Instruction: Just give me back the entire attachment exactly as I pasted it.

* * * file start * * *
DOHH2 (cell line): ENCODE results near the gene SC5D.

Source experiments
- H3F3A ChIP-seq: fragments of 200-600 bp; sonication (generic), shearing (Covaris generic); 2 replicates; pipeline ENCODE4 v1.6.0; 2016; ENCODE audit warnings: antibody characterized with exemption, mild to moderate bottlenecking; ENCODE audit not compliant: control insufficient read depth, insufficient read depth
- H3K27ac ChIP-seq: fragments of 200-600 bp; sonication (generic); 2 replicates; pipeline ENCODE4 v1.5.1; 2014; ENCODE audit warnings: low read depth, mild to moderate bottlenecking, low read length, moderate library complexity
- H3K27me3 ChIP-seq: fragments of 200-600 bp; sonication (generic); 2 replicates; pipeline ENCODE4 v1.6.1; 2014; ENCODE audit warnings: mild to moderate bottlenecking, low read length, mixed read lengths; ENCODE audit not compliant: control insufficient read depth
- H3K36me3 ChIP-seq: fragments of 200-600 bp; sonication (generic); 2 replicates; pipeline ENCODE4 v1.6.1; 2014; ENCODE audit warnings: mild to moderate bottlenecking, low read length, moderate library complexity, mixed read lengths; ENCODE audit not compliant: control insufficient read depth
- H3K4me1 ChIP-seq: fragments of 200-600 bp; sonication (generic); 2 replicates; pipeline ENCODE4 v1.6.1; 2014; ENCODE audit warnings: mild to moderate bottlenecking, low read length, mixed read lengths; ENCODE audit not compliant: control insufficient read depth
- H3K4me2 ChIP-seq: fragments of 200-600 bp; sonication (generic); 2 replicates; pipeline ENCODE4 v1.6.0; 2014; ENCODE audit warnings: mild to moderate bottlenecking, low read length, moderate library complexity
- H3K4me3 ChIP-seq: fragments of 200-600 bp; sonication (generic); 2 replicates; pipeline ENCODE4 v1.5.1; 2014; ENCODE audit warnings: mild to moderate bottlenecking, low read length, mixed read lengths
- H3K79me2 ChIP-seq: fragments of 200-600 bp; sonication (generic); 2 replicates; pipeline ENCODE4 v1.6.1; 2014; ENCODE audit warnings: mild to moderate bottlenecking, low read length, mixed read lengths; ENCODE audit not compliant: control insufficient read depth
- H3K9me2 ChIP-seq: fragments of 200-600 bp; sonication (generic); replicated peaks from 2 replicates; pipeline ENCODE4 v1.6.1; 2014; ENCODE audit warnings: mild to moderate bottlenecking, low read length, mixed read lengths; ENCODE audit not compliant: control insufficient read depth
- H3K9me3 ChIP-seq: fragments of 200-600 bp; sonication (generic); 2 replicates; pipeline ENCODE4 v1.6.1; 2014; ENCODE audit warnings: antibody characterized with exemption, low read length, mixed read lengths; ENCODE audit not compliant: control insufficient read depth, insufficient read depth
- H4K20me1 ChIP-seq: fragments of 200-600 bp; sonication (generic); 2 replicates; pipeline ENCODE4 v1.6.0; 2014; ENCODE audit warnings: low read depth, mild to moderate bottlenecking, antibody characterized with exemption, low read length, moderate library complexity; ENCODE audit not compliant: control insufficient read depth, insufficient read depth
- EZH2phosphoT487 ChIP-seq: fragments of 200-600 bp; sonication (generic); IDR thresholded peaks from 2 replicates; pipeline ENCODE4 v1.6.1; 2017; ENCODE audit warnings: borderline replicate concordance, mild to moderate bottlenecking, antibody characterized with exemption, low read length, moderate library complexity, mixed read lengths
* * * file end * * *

DOHH2 (cell line): ENCODE results near the gene SC5D.

Source experiments
- H3F3A ChIP-seq: fragments of 200-600 bp; sonication (generic), shearing (Covaris generic); 2 replicates; pipeline ENCODE4 v1.6.0; 2016; ENCODE audit warnings: antibody characterized with exemption, mild to moderate bottlenecking; ENCODE audit not compliant: control insufficient read depth, insufficient read depth
- H3K27ac ChIP-seq: fragments of 200-600 bp; sonication (generic); 2 replicates; pipeline ENCODE4 v1.5.1; 2014; ENCODE audit warnings: low read depth, mild to moderate bottlenecking, low read length, moderate library complexity
- H3K27me3 ChIP-seq: fragments of 200-600 bp; sonication (generic); 2 replicates; pipeline ENCODE4 v1.6.1; 2014; ENCODE audit warnings: mild to moderate bottlenecking, low read length, mixed read lengths; ENCODE audit not compliant: control insufficient read depth
- H3K36me3 ChIP-seq: fragments of 200-600 bp; sonication (generic); 2 replicates; pipeline ENCODE4 v1.6.1; 2014; ENCODE audit warnings: mild to moderate bottlenecking, low read length, moderate library complexity, mixed read lengths; ENCODE audit not compliant: control insufficient read depth
- H3K4me1 ChIP-seq: fragments of 200-600 bp; sonication (generic); 2 replicates; pipeline ENCODE4 v1.6.1; 2014; ENCODE audit warnings: mild to moderate bottlenecking, low read length, mixed read lengths; ENCODE audit not compliant: control insufficient read depth
- H3K4me2 ChIP-seq: fragments of 200-600 bp; sonication (generic); 2 replicates; pipeline ENCODE4 v1.6.0; 2014; ENCODE audit warnings: mild to moderate bottlenecking, low read length, moderate library complexity
- H3K4me3 ChIP-seq: fragments of 200-600 bp; sonication (generic); 2 replicates; pipeline ENCODE4 v1.5.1; 2014; ENCODE audit warnings: mild to moderate bottlenecking, low read length, mixed read lengths
- H3K79me2 ChIP-seq: fragments of 200-600 bp; sonication (generic); 2 replicates; pipeline ENCODE4 v1.6.1; 2014; ENCODE audit warnings: mild to moderate bottlenecking, low read length, mixed read lengths; ENCODE audit not compliant: control insufficient read depth
- H3K9me2 ChIP-seq: fragments of 200-600 bp; sonication (generic); replicated peaks from 2 replicates; pipeline ENCODE4 v1.6.1; 2014; ENCODE audit warnings: mild to moderate bottlenecking, low read length, mixed read lengths; ENCODE audit not compliant: control insufficient read depth
- H3K9me3 ChIP-seq: fragments of 200-600 bp; sonication (generic); 2 replicates; pipeline ENCODE4 v1.6.1; 2014; ENCODE audit warnings: antibody characterized with exemption, low read length, mixed read lengths; ENCODE audit not compliant: control insufficient read depth, insufficient read depth
- H4K20me1 ChIP-seq: fragments of 200-600 bp; sonication (generic); 2 replicates; pipeline ENCODE4 v1.6.0; 2014; ENCODE audit warnings: low read depth, mild to moderate bottlenecking, antibody characterized with exemption, low read length, moderate library complexity; ENCODE audit not compliant: control insufficient read depth, insufficient read depth
- EZH2phosphoT487 ChIP-seq: fragments of 200-600 bp; sonication (generic); IDR thresholded peaks from 2 replicates; pipeline ENCODE4 v1.6.1; 2017; ENCODE audit warnings: borderline replicate concordance, mild to moderate bottlenecking, antibody characterized with exemption, low read length, moderate library complexity, mixed read lengths